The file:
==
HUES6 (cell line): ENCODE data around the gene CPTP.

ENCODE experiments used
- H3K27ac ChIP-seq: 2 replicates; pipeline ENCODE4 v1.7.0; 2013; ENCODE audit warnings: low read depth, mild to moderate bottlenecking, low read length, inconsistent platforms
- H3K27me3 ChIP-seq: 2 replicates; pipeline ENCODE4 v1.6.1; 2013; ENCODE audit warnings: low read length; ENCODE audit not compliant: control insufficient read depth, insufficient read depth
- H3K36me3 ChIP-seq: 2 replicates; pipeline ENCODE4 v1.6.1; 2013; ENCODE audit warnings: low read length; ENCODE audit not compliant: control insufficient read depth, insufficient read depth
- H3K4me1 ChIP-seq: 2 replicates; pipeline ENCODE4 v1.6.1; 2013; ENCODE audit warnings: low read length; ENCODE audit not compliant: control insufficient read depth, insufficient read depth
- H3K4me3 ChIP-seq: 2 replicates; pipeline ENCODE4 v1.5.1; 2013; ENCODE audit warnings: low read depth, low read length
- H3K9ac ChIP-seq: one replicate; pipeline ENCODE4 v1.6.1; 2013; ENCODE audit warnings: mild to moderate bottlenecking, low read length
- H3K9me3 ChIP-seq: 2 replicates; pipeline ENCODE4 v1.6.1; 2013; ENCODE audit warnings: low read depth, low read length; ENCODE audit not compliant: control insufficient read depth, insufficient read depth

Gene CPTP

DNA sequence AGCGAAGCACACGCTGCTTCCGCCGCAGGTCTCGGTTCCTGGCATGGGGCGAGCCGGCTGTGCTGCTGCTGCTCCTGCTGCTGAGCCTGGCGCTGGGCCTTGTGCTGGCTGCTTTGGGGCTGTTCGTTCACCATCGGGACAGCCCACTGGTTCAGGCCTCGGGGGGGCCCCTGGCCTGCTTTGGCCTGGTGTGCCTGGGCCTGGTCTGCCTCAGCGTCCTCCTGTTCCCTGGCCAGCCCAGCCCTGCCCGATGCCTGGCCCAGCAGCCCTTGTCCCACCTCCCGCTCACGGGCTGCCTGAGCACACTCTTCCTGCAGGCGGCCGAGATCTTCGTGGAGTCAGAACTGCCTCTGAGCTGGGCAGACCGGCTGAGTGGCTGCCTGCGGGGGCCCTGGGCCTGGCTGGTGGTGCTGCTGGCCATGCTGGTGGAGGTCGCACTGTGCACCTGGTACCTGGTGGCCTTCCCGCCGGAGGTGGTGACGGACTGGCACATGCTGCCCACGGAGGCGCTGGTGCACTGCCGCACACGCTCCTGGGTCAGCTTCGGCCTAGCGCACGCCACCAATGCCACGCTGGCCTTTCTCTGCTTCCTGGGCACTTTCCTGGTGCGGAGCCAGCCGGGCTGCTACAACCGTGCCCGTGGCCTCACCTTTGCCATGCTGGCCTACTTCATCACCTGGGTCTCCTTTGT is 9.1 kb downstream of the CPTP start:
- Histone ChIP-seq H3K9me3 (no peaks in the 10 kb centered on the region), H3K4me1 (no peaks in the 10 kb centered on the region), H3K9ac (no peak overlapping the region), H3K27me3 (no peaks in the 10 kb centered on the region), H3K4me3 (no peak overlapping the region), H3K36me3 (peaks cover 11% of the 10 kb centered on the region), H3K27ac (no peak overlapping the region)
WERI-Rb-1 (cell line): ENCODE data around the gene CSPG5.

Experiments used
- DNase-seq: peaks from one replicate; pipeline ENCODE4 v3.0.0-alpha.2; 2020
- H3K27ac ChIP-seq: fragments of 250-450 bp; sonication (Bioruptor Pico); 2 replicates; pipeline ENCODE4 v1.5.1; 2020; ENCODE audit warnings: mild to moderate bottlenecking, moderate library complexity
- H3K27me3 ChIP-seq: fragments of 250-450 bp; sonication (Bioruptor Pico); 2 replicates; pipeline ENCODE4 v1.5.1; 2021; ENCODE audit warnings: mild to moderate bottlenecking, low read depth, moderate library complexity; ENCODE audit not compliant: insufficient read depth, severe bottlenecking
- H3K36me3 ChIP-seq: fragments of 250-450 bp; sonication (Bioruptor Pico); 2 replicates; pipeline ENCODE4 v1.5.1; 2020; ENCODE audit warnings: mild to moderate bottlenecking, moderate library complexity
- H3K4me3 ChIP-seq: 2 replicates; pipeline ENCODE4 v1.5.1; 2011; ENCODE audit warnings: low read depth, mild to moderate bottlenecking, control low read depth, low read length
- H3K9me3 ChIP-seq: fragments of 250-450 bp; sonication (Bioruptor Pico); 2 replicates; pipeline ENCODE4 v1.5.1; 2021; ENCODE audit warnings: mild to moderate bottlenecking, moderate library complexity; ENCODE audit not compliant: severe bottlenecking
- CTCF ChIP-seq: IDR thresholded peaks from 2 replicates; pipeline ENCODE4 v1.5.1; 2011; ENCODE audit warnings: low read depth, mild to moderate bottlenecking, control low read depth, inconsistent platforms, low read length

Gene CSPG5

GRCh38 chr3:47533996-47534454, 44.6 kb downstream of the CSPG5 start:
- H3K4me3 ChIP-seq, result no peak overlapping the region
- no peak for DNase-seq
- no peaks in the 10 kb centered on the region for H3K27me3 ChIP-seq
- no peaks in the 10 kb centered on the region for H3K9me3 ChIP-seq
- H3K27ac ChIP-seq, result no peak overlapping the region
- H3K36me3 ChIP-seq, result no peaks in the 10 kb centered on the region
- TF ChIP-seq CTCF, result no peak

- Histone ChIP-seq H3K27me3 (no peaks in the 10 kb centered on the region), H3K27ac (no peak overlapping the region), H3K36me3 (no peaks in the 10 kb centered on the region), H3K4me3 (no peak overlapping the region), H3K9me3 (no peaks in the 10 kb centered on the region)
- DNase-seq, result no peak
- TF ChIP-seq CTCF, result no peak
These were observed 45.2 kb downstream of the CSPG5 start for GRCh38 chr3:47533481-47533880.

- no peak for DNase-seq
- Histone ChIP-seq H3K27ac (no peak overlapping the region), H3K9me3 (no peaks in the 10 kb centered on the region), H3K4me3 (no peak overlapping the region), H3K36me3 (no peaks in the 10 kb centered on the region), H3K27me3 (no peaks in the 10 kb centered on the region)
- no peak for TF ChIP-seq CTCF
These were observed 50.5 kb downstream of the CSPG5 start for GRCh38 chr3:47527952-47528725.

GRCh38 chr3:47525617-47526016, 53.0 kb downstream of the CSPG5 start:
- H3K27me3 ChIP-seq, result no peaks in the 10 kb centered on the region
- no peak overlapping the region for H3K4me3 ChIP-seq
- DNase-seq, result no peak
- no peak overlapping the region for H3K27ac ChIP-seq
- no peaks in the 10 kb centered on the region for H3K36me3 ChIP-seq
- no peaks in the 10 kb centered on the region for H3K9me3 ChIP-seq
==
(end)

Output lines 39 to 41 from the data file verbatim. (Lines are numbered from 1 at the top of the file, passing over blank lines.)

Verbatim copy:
GRCh38 chr3:47525617-47526016, 53.0 kb downstream of the CSPG5 start:
- H3K27me3 ChIP-seq, result no peaks in the 10 kb centered on the region
- no peak overlapping the region for H3K4me3 ChIP-seq